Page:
Stories We Tell Directed by: Sarah Polley Written by: Sarah Polley
Hopefully you go into Sarah Polley’s Stories We Tell knowing nothing about what happens. In the interest of preserving that for you, do not read past this sentence unless you’ve seen this beguiling meta-documentary.
Stories We Tell is filmmaking of a very personal nature while also being a relentless interrogation of the documentary form. Polley interviews her friends and family about her deceased mother, filming her process as part of the process. Along the way she acknowledges the impossibility of objectivity while attempting to achieve it, and throws in some aesthetic twists too.
1. Beasts of the Southern Wild– No matter how skilled a filmmaker is, rarely does a movie come along that creates a cinematic world that is seething with a new kind of life, a world or vision that movies haven’t seen before. Director Benh Zeitlin, working with a do-it-yourself low budget commune of filmmaking talent and some extraordinary “non-professional” performers, does that with Beasts of the Southern Wild. The ferocious story of Hushpuppy (the amazingly talented child actress Quvenzhané Wallis) and her small, increasingly hopeless village on the other side of a Louisiana levee is filled with fantastical, visually stunning sequences as well as low budget narrative economy. It is this year’s biggest contradiction, and its biggest success.
2. Amour– Michael Haneke’s second movie in a row to win the Cannes Film Festival’s highest honor (the Palme D’or) is the director’s most empathetic and devastating work to date. As the camera lingers in the apartment of Georges and Anne (legendary French performers Jean-Louis Trintignant and Emanuelle Riva in devastatingly good form), we become privy to the elderly Parisian couple’s tender, haunting final moments together. It is a slow crawl toward death, absent plot twists or Haneke’s sadism. Watching it yields no pleasure, but everything from the incredible performances to the wonderfully precise camera movement lingers long after the movie ends.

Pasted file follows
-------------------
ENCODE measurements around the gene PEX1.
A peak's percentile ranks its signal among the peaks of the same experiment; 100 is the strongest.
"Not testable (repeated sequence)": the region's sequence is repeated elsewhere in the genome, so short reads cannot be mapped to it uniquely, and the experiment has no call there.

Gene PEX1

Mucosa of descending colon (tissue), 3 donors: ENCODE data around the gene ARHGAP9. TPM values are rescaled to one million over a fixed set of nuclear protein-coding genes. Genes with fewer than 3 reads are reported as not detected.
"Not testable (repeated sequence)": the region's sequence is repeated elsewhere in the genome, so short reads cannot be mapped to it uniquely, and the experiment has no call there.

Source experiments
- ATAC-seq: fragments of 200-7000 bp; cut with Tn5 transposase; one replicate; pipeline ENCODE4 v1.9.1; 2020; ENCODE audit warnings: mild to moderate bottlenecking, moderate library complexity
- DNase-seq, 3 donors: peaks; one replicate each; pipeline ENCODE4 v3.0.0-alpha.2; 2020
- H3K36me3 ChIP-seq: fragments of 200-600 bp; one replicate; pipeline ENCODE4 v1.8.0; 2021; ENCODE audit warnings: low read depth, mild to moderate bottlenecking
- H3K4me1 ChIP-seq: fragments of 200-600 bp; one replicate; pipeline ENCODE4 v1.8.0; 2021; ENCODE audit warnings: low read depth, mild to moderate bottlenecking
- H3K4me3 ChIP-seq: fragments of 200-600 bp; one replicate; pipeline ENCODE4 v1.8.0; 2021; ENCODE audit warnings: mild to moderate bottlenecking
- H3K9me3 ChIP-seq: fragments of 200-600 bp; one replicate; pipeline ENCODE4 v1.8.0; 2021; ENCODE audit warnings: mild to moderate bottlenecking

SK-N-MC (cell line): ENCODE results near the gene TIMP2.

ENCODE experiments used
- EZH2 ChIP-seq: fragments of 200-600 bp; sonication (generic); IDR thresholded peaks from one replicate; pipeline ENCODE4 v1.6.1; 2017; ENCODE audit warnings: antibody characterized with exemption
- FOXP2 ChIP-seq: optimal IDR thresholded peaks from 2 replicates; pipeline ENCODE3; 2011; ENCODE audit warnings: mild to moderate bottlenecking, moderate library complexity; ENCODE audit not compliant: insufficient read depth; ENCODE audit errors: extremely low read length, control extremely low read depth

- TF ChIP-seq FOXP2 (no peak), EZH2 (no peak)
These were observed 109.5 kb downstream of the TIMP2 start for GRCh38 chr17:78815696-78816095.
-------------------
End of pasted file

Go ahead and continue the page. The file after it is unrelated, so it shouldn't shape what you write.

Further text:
Take This Waltz Directed by: Sarah Polley Written by: Sarah Polley (screenplay) Starring: Michelle Williams, Seth Rogen, Luke Kirby and Sarah Silverman
One of the first things we see Margot (Michelle Williams) do in Sarah Polley’s Take This Waltz is gently flog an adulterer while visiting an old fashioned theme park. Waves of anxiety and embarrassment wash over her face as the other people in the crowd laugh at both her and the obnoxiously over-the-top characters performing the ritual.
This scene sets up a convenient Meet Cute for Margot and Daniel (Luke Kirby), but it also brings to light the stigma attached to adulterers, though in modern times the flogging is more verbal. The dual purposes of this scene are important because Margot is married, and even loves Lou (Seth Rogen), her husband of five years.